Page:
Drifting Dragons

In a world where “steampunk” technology dominates, “drakking ships” are dirigibles whose crews hunt the dragons that live in the upper reaches of the atmosphere. The dragons – which resemble creatures one might expect to find in a Chthonic landscape rather than flying through the skies over King’s Landing – are prized for their meat and for the by-products which can be extracted from their organs and body fluids; but the crews of the drakking ships are both welcomed and feared by the inhabitants of the cities who depend on the dragon trade to survive. The crew of one such ship, the “Quin Zaza”, consists of Mika, an eccentric harpoonist who appears to have an uncanny affinity for dragons; Takita, the enthusiastic newbie who hasn’t yet learned the ins and outs of crewing a drakking ship; Vanabelle, a moody veteran and expert hunter; Gibbs, the mild-mannered first mate; Giraud, the son of a drakking ship captain; and various others. As an independent outfit, they have to capture enough dragons to make their operation economically viable, a task complicated by the unpredictable weather patterns, the depredations of sky pirates, the competition from well-funded corporate drakking ships – and the reactions of the dragons themselves.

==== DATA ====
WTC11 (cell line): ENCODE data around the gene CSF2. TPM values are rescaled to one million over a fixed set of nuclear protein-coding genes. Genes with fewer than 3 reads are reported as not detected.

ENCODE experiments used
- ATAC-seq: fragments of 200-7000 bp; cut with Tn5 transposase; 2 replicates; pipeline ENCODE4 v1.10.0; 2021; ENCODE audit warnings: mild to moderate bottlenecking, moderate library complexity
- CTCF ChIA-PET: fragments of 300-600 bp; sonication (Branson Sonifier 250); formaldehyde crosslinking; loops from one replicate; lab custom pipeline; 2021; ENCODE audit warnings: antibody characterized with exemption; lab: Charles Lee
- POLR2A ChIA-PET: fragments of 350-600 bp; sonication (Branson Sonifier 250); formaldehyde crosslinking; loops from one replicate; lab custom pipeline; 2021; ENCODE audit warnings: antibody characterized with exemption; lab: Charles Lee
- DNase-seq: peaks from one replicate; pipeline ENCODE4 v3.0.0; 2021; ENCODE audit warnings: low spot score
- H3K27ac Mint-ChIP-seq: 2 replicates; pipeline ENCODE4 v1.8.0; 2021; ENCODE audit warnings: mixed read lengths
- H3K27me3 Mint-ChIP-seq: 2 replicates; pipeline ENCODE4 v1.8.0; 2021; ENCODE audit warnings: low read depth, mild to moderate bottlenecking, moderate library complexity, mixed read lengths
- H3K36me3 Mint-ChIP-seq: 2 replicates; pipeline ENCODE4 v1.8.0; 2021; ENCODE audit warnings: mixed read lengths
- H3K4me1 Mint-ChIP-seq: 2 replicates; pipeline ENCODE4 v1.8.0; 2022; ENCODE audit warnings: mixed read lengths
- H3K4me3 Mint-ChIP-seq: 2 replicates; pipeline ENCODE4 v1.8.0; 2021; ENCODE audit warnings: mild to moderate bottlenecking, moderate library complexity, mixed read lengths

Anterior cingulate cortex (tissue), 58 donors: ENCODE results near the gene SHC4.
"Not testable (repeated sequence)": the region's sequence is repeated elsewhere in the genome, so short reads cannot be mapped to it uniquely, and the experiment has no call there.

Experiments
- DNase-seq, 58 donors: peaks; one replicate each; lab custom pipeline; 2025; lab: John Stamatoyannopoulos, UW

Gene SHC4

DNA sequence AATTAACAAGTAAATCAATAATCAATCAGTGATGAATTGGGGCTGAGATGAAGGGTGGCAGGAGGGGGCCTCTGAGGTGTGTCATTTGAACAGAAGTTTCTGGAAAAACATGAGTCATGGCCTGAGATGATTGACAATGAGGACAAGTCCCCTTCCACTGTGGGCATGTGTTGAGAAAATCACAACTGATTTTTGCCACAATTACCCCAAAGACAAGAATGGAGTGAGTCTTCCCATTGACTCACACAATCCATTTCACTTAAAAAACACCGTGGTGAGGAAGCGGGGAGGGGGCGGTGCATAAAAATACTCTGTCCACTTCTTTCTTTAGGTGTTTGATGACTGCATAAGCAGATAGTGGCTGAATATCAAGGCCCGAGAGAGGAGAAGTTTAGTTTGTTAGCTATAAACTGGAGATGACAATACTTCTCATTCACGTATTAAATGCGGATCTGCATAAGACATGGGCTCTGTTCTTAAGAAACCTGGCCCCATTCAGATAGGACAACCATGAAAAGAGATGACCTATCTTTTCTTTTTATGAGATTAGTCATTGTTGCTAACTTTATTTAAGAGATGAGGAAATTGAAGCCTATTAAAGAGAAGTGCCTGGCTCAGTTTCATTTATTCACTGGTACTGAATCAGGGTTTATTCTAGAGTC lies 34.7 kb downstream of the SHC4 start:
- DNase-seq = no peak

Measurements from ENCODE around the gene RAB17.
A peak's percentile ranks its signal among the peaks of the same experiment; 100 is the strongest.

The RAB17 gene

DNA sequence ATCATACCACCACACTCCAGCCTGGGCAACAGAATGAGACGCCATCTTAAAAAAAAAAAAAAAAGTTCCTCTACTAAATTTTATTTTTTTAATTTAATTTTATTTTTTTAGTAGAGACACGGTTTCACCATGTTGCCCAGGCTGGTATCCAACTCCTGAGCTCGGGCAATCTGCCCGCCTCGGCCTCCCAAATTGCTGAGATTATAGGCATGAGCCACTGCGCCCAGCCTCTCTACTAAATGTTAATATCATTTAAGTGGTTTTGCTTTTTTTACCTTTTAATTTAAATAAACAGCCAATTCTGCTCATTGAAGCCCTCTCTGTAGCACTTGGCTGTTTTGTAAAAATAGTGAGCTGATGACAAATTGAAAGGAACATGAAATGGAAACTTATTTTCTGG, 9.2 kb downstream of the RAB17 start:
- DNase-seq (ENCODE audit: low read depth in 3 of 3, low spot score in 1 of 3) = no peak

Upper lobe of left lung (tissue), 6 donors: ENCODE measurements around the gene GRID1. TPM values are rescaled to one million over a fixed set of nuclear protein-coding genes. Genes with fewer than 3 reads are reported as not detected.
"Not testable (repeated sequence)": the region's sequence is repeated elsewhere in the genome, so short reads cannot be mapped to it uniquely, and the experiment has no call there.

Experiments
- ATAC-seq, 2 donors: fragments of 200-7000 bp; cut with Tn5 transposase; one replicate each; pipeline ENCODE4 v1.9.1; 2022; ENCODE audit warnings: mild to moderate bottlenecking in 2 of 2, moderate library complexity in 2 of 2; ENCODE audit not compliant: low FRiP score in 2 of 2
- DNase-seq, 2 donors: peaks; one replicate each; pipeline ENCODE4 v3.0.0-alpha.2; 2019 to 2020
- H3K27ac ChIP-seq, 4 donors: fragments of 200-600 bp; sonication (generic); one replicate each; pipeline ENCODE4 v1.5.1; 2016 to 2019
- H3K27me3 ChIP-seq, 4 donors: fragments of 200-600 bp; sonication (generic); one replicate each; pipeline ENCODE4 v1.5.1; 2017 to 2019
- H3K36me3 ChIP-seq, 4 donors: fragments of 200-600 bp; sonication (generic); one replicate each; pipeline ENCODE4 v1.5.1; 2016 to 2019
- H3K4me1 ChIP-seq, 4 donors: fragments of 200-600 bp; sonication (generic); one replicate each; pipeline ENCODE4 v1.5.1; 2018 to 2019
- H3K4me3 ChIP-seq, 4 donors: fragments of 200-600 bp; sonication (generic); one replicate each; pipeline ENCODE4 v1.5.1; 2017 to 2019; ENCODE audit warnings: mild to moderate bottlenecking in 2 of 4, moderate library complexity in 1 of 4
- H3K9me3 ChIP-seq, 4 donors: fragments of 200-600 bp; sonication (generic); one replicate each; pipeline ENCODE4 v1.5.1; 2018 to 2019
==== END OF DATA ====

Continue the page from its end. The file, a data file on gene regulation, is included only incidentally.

Based on the manga by Taku Kuwabara and produced by animation studio Polygon Pictures, “Drifting Dragons” first appeared on Japanese television in January 2020. Visually stunning to the point of being occasionally disconcerting for those of us who suffer from acrophobia, “Drifting Dragons” proffers more than just a nod of homage in the direction of Herman Melville, Hayao Miyazaki, and other steampunk series like studio Gonzo’s “Last Exile” franchise. Unsurprisingly, the series shies away from delving too deeply into the ethics of the whaling industry; but neither is it a propaganda piece for whaling, as revealed by the conflicting emotions experienced by some of the characters. Rather, “Drifting Dragons” prefers to concentrate on the relationships that have to be negotiated in a confined space, exploring the assumptions and unspoken dynamics that exist between people, and how these are tested, broken, or transformed by emerging circumstances.  The open-ended conclusion almost inevitably suggests a second season (or sequel feature) – raising the tantalising prospect of another engaging viewing experience in which first rate aesthetic qualities are (hopefully) combined with the narrative tension engendered by whaling as a political, cultural, and economic reality.

© Text copyright Brendan E Byrne 2020. All rights reserved.